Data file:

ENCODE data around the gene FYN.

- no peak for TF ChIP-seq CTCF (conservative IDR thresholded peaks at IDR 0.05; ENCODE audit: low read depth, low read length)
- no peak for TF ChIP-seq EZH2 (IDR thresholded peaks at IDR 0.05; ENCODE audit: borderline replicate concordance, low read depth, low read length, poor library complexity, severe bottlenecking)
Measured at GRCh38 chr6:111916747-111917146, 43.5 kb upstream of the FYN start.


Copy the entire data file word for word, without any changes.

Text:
ENCODE data around the gene FYN.

- no peak for TF ChIP-seq CTCF (conservative IDR thresholded peaks at IDR 0.05; ENCODE audit: low read depth, low read length)
- no peak for TF ChIP-seq EZH2 (IDR thresholded peaks at IDR 0.05; ENCODE audit: borderline replicate concordance, low read depth, low read length, poor library complexity, severe bottlenecking)
Measured at GRCh38 chr6:111916747-111917146, 43.5 kb upstream of the FYN start.